MacroScope

Raskin’s warning: ‘Shouldn’t pretend’ Fed capital rules are a panacea

Post corrected to show Brooksley Born is a former head of the Commodity Futures Trading Commission (CFTC) not a former Fed board governor.

Underlying the Federal Reserve recent announcement on new capital rules was a general sense of “mission accomplished.” The U.S. central bank, also a key financial regulator, has finally implemented requirements that it says could help prevent a repeat of the 2008 banking meltdown by forcing Wall Street firms to rely less heavily on debt, thereby making them less vulnerable during times of stress.

As Fed Chairman Ben Bernanke put it in his opening remarks:

Today’s meeting marks an important step in the board’s efforts to enhance the resilience of the U.S. banking system and to promote broader financial stability.

The final rule that we’re considering today puts in place a comprehensive, regulatory capital framework that the board has been developing for some time in consultation with our domestic and international colleagues in central banks and regulatory agencies. Critically, this framework requires our banking organizations to hold more and higher quality capital, capital that will act as a financial cushion to absorb future losses while reducing the incentives for firms to take excessive risks.

Strong capital requirements are essential if we hope to have safe and sound banks that can weather economic and financial stress while continuing to meet the credit needs of our economy.

Mystery of the missing Fed regulator

It’s one of those touchy subjects that Federal Reserve officials don’t really want to talk about, thank you very much.

For nearly three years now, no one has been tapped to serve as the U.S. central bank’s Vice Chairman for Supervision. According to the landmark 2010 Dodd-Frank bill, which created the position to show that the Fed means business as it cracks down on Wall Street, President Obama was to appoint a Vice Chair to spearhead bank oversight and to regularly answer to Congress as Chairman Ben Bernanke’s right hand man.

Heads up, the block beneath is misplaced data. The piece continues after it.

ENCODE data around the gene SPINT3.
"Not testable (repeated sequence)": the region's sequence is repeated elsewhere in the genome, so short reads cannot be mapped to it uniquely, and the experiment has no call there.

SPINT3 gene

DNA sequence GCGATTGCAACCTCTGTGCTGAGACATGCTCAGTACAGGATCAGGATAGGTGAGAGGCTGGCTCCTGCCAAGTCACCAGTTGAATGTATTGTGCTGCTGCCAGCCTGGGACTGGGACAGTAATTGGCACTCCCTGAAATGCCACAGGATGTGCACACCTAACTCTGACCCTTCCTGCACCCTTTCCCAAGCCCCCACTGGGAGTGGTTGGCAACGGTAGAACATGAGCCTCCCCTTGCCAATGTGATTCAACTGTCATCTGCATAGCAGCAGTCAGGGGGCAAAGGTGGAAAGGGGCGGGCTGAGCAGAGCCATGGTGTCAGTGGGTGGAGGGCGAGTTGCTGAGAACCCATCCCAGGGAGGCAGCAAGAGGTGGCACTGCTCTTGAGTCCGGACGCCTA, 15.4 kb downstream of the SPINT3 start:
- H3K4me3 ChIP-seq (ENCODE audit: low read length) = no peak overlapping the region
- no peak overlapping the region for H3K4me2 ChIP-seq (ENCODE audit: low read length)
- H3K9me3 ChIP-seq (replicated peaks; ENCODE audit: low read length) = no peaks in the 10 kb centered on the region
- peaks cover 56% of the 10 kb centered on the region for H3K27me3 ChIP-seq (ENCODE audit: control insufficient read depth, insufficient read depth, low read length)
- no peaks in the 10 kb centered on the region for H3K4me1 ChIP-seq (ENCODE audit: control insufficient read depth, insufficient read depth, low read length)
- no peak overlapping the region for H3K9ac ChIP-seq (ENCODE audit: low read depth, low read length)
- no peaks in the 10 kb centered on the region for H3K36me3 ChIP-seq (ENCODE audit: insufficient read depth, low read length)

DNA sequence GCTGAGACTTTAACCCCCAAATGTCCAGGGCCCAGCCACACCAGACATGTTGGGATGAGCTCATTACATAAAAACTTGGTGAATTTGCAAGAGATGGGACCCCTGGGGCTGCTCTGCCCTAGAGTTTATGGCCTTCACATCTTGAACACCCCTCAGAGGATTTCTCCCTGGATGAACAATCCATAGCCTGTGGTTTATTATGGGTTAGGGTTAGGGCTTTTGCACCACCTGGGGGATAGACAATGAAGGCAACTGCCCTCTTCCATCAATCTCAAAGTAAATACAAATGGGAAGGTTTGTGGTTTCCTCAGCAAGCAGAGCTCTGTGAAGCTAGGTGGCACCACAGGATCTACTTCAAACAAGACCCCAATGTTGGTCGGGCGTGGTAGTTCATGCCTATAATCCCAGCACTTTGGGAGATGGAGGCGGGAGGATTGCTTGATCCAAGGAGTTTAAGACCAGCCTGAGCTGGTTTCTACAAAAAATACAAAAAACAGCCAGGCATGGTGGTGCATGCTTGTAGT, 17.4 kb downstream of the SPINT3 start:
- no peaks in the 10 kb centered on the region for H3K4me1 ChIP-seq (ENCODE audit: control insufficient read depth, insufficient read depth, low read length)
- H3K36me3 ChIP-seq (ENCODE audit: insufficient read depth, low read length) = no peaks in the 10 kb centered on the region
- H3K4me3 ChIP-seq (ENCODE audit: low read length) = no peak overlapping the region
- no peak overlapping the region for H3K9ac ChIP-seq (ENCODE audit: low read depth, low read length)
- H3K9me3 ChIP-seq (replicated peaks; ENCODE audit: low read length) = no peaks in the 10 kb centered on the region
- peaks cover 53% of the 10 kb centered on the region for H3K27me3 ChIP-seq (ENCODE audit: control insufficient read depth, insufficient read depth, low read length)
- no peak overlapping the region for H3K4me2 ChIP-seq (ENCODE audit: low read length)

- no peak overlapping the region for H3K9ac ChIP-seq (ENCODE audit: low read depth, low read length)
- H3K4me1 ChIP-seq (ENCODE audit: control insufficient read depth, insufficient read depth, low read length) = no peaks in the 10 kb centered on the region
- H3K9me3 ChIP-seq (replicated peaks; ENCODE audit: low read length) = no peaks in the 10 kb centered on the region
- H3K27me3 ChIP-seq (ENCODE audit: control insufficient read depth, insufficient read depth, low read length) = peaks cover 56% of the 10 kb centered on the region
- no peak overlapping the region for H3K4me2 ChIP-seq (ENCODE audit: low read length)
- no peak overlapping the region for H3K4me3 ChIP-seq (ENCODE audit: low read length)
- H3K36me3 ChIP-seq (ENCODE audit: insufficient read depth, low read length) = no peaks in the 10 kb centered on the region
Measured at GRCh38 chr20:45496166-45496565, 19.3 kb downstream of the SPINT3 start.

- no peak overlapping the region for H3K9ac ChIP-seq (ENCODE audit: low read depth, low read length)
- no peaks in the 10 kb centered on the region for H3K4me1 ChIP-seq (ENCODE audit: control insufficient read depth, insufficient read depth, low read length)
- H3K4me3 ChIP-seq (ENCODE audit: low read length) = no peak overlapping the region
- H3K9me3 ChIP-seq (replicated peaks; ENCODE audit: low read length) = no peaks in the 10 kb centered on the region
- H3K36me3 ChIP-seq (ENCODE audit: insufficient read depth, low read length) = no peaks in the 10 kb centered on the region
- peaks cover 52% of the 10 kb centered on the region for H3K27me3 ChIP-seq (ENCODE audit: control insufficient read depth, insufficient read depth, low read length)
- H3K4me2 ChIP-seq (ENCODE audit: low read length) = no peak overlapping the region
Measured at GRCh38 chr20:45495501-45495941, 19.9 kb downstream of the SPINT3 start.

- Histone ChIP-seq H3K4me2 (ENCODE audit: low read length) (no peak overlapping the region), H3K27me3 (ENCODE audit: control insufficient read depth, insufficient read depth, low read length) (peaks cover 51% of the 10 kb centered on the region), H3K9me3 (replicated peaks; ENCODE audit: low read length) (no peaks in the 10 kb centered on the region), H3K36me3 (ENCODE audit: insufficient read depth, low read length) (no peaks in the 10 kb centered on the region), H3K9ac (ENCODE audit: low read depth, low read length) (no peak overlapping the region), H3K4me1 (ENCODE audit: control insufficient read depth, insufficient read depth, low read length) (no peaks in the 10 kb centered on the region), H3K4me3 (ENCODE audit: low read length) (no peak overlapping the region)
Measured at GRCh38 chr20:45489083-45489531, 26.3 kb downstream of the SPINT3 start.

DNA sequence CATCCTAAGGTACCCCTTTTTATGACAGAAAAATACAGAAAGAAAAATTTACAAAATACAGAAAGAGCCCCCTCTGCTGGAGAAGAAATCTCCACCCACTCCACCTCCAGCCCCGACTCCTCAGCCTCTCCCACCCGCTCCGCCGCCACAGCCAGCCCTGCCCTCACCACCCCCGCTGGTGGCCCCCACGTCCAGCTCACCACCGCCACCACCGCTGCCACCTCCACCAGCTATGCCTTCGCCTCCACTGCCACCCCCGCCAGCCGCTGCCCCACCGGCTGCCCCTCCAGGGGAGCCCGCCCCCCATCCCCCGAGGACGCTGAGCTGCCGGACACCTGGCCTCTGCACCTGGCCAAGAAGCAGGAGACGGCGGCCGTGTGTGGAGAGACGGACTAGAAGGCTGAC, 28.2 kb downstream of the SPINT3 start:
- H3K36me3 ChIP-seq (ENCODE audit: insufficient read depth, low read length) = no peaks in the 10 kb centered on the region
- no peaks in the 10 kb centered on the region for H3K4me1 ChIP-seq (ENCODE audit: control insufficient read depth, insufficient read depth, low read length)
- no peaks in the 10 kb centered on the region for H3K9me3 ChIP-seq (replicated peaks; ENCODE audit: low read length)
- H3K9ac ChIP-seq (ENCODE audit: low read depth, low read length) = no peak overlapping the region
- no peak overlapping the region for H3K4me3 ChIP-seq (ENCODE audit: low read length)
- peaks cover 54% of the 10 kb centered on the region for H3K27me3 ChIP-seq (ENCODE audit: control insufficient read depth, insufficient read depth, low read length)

For all intents and purposes, Fed Governor Daniel Tarullo does that job and has done it for quite some time. He’s the central bank’s regulation czar, articulating new proposals such as the recent clampdown on foreign bank operations, and he keeps banks on edge every time he takes to the podium. But he has not been named Vice Chair, leaving us to simply assume he won’t be.

A picture is worth a thousand pages of financial reform

Here’s a snapshot of FDR & Co. in 1933 as they signed Glass-Steagall, which separated the financial sector into safer, deposit-taking commercial banks and risk-taking investment banks – Wall Street.

And here’s a photo of Bill Clinton & Co. repealing Glass-Steagall in 1999, with the passage of the Graham-Leach-Bliley act known as the Financial Services Modernization Act. 

Fed call for cap on bank size sparks fresh debate on too big to fail

Federal Reserve Board Governor Daniel Tarullo’s call for limiting bank size is sparking debate in unexpected places. Keith Hennessey, who ran the National Economic Council under President Bush, was in Chicago late last week for a discussion with Democratic lawmaker Barney Frank. The topic of the panel, sponsored by CME Group Inc., was the housing crisis.